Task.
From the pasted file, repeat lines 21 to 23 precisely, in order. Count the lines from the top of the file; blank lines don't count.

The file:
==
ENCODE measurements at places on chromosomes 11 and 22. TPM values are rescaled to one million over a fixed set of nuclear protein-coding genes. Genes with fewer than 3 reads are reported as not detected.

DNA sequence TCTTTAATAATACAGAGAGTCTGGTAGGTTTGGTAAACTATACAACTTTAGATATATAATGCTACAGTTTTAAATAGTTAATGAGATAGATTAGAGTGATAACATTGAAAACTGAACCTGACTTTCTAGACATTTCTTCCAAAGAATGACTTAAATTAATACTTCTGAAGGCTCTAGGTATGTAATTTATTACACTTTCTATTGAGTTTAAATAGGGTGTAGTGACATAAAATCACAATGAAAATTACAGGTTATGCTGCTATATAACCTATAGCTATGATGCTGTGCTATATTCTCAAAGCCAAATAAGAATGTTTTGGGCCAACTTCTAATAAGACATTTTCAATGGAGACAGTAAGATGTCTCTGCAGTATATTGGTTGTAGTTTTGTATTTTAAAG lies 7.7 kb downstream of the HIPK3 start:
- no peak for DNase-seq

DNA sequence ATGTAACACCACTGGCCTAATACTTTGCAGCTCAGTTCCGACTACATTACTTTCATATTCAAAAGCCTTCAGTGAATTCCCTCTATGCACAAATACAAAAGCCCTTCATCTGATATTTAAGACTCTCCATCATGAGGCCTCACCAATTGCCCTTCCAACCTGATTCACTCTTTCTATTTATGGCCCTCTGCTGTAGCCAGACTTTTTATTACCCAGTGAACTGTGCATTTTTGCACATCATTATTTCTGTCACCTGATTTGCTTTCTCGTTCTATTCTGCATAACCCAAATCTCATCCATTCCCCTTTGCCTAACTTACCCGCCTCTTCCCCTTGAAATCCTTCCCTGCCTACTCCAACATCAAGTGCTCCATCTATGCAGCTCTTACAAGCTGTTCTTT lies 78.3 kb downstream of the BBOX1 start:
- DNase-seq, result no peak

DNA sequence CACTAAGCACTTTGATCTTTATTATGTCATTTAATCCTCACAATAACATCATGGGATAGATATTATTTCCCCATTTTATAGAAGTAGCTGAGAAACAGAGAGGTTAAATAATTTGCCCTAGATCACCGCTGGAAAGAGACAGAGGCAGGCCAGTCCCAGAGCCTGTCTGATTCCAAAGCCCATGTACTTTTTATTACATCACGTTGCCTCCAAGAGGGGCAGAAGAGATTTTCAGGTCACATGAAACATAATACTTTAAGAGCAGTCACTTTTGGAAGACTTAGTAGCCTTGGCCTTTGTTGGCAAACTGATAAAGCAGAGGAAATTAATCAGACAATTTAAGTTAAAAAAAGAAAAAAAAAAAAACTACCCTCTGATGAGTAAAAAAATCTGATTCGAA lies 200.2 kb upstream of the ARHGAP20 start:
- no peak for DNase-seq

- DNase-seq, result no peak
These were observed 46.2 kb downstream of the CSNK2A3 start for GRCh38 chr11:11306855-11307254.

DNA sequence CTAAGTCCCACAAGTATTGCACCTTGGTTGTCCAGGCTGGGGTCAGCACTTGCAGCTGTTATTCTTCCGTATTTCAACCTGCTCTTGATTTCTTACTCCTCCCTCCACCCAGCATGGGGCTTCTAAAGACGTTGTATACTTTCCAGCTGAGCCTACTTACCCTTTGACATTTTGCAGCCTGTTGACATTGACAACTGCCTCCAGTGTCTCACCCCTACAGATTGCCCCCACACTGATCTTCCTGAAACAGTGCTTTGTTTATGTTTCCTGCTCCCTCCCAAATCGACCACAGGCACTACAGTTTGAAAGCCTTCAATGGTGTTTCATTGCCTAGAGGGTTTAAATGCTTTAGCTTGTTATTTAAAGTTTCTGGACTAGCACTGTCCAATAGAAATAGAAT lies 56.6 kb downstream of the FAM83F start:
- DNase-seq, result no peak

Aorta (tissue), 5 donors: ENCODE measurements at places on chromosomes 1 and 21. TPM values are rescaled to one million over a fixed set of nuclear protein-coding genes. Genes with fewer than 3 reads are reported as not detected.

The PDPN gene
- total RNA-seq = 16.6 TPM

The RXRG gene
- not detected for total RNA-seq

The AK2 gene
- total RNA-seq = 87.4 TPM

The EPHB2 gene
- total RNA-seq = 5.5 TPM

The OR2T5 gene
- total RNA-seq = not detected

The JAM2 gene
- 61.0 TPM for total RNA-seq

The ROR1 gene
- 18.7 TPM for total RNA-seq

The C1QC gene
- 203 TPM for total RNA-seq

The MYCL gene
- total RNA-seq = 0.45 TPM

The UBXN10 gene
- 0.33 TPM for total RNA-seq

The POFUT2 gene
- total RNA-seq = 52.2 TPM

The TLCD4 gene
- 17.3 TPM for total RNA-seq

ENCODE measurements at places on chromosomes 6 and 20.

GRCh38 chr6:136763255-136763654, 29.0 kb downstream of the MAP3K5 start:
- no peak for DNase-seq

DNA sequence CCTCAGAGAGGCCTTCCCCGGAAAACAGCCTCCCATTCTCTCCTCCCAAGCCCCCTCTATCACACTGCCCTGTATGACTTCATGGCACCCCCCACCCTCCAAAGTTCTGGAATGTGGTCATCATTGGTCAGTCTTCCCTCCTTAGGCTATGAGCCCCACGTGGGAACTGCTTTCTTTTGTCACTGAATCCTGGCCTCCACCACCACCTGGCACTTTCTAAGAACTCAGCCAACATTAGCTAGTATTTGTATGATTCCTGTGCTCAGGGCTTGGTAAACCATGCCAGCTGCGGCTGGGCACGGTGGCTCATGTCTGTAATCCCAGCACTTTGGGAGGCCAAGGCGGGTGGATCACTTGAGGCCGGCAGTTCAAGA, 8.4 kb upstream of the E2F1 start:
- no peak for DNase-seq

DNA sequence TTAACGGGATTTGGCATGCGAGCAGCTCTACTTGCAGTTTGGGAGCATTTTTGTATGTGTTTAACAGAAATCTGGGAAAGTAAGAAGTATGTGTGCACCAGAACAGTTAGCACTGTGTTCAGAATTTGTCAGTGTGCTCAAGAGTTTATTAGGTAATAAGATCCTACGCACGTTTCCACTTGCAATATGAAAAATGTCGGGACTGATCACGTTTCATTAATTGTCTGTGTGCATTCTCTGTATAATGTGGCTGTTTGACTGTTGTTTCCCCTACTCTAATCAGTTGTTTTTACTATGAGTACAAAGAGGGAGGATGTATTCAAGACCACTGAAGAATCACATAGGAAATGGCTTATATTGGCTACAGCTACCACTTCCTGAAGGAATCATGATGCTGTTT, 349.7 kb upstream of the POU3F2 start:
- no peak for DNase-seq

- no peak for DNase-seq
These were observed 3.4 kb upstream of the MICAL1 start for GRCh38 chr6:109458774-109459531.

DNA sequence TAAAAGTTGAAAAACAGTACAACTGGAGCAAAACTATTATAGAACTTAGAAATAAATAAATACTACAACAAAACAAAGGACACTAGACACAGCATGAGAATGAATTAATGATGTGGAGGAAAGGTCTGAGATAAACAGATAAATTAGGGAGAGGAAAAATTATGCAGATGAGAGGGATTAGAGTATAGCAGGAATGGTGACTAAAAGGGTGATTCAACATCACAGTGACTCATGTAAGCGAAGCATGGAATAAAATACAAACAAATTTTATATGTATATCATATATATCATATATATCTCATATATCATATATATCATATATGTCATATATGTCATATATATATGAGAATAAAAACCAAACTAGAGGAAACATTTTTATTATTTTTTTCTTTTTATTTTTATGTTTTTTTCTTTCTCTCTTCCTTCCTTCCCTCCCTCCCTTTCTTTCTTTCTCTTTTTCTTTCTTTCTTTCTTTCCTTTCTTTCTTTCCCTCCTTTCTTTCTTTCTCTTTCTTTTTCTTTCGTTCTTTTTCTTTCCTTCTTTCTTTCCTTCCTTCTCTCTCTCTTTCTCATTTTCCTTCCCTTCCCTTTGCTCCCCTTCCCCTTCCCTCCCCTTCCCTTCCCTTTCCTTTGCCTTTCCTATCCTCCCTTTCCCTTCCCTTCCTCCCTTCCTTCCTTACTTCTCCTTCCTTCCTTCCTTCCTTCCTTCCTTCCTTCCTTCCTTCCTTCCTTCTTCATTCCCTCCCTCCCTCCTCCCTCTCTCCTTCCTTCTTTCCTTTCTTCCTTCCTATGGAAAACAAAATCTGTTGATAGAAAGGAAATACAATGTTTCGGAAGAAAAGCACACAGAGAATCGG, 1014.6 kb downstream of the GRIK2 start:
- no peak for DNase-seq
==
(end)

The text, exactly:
The OR2T5 gene
- total RNA-seq = not detected

The JAM2 gene